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Gas Turbine exhaust duct cracking

Gas Turbine exhaust duct cracking

(OP)
Severe cracking has occured in a power station gas turbine exhaust duct, 30mbar pressure and 500C temperature with turbulent conditions and high temperature ramp rates. The cracked pressure boundary is 8mm Coreten A steel material. The duct has internal and external insulation ('warm' casing). Cracking has been happening over a number of years and even repaired (welded) cracks have reopened at the repair. The duct is rectangular and approx. 7m by 8m with a 90 degree bend and has three banks of LF/HF internal baffles.

Has anyone seen this behavior before? short term repair method? long term solution?

RE: Gas Turbine exhaust duct cracking

Yes, I have seen gas turbine exhaust duct problems on our aged fleet of CT's. Although our duct casing material is ferritic stainless, in lieu of Corten.

Getting back to your repairs, for duct cracks that have been repaired and continue to fail, it might be that the method of repair was incorrect the first time around. Many times on duct repairs, I have seen where the crack is simply pad welded over with no attempt to locally excavate the crack and weld repair to restore structural integrity. Check to make sure that when cracks are found, the proper weld repair is performed. Also, prior to after weld repair perform nondestructive testing to assure all cracks in the repair area have been totally removed. It might require a little effort and coordination, but the results will be beneficial.

Regarding the prevention of future cracks, you could look at adding external stiffeners to reduce resonance conditions in service.

RE: Gas Turbine exhaust duct cracking

I've seen photos of cracking at bent corners in marine gas turbine exhaust ducts 0.5m x 0.5m, made of 12 gage Inconel and  heavily reinforced.

I don't think resonance is necessary to explain failure.  Check the sound pressure levels.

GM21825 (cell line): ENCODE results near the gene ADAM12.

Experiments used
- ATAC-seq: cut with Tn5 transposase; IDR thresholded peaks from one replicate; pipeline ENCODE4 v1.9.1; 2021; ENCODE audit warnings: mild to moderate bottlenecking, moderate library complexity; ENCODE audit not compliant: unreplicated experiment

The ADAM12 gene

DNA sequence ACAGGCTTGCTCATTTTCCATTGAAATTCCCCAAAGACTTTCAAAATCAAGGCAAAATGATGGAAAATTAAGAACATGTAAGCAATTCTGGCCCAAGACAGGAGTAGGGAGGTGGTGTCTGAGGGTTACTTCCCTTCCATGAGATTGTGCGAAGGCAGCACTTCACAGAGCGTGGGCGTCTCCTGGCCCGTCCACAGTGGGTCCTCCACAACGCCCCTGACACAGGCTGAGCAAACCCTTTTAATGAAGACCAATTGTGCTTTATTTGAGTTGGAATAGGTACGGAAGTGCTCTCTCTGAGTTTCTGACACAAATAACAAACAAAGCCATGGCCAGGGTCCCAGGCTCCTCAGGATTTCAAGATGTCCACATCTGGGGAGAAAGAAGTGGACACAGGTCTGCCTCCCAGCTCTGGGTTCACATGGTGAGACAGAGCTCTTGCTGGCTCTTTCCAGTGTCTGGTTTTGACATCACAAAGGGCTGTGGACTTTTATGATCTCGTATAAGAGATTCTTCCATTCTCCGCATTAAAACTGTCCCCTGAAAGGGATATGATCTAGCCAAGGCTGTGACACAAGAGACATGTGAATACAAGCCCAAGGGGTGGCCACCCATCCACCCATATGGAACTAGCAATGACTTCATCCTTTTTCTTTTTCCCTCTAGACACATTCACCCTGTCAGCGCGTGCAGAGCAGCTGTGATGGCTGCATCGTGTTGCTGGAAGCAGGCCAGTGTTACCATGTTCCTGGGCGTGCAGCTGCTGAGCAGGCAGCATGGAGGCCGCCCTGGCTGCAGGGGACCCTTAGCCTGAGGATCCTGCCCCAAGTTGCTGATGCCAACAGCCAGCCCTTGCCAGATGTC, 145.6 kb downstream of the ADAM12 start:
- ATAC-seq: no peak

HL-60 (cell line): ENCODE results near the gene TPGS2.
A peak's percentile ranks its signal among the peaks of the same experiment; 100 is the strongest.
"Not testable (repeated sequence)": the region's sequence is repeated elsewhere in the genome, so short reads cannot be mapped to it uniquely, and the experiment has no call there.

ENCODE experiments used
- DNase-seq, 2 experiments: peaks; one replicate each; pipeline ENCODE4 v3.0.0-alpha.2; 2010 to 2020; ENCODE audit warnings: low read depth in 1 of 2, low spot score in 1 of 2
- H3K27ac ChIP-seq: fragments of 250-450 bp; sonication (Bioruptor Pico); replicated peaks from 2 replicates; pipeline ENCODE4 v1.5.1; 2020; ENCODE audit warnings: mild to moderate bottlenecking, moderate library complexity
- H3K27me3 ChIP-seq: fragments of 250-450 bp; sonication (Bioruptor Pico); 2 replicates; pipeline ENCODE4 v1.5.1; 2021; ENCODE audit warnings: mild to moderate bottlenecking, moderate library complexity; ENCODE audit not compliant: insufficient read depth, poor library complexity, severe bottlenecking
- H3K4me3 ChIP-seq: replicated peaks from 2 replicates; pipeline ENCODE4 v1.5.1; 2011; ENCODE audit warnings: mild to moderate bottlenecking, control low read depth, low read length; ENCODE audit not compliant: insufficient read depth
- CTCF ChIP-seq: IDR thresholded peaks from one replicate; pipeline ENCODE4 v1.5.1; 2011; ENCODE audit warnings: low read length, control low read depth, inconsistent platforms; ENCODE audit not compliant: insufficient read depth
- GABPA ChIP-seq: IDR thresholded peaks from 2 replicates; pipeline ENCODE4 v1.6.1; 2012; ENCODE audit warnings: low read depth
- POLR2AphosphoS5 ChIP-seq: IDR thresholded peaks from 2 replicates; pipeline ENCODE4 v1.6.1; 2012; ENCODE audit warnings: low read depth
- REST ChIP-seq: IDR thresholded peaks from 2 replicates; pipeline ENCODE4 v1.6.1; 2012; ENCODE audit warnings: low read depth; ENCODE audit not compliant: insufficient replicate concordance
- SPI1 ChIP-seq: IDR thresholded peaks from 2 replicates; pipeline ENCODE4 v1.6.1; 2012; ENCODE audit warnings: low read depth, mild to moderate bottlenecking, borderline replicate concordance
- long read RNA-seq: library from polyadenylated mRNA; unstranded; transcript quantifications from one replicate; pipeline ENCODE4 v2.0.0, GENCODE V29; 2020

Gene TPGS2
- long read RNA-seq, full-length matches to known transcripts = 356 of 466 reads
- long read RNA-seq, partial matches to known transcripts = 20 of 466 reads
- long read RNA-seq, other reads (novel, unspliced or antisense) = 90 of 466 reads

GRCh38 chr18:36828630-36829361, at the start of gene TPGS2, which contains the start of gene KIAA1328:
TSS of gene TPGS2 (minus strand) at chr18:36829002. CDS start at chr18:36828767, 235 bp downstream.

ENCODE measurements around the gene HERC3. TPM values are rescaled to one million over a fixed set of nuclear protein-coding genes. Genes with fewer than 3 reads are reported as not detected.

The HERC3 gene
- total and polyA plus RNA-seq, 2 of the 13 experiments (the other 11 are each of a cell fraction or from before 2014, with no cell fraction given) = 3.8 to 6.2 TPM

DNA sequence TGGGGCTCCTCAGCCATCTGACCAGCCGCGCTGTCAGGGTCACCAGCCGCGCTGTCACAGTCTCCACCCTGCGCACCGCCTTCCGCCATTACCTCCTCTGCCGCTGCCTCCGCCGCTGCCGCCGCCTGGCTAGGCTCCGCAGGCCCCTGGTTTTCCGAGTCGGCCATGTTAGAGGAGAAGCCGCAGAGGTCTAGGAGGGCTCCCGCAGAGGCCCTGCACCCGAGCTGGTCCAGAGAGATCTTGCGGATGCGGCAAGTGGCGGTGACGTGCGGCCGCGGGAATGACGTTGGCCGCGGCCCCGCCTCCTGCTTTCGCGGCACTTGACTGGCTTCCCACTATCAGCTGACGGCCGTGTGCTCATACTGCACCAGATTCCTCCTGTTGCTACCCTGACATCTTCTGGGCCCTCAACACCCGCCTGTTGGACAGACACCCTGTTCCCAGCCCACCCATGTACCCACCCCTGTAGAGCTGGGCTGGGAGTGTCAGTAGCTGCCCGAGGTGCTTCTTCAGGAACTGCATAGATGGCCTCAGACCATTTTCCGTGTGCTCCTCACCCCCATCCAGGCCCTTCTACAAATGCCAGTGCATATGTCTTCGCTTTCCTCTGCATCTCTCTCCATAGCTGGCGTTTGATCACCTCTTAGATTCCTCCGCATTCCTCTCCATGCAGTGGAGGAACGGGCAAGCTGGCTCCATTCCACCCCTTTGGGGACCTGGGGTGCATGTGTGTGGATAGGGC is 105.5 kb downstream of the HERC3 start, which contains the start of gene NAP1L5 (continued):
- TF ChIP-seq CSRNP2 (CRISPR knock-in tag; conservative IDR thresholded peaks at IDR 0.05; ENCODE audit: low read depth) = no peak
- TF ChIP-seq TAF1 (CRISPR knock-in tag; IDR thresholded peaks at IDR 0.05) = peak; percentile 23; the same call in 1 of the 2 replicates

Mike Halloran
Pembroke Pines, FL, USA

RE: Gas Turbine exhaust duct cracking

It seems to me that your cracking problem is related with the following:

1-vibration of the duct due to variations in fluid with turbulent conditions pressure.

2-As the duct has internal and external insulation ('warm' casing) if the duct is exposed to weather conditions I also presume that cracks found in welded sections of the seals were caused by corrosion due to rainwater entering from gaps.

In these conditions, (vibrations and thermal oscillations) repaired welds will always crack because tensions induced by rewelding.

Luis marques

RE: Gas Turbine exhaust duct cracking

(OP)
Thanks for your interest and comments. I'll have more information next week but it seems that the interior insulation has gaps and the exterior insulation is not that good. The cracks I mentioned before are significant long complete fractures of the external skin (between the insulations). This would indicate a thermal loading. Certainly the forces required to do the damage would be significant. Stay tuned.

RE: Gas Turbine exhaust duct cracking

..interesting! Is there something more to observe about pattern, type, location and occurrence of the cracks?

All causes mentioned could of course alone or combined in some way contribute to cracking. If I remember my metallurgy correctly we are at 500 deg C at a temperature were the material is weakened or suspect to structural changes. Even more so if uneven heated and cooled rapidly in different ares near each other.

Direct cause could be different to pinpoint, but self explaining short term:
- Isolation (even out temperature) as indicated
- Outer support to alter/better vibrations and possible resonance frequencies
- Inner 'smoothen out' air turbulence and look at baffel support, girders and corners and other possible max stresspoints (welds, different materials or structure forms meeting) to observe for cracking starting at stresspoints.
- Check temperature distribution (camera?) also to look for stresspoints, cool/warm ares meeting.
-Traces of corrosion or condensate at (if relevant) at possibly (timewise) cooler areas
-Check for how structure is cooled down by shutdowns.

Longterm: newest material and technology from material suppliers if above is not sufficient. Thickness?

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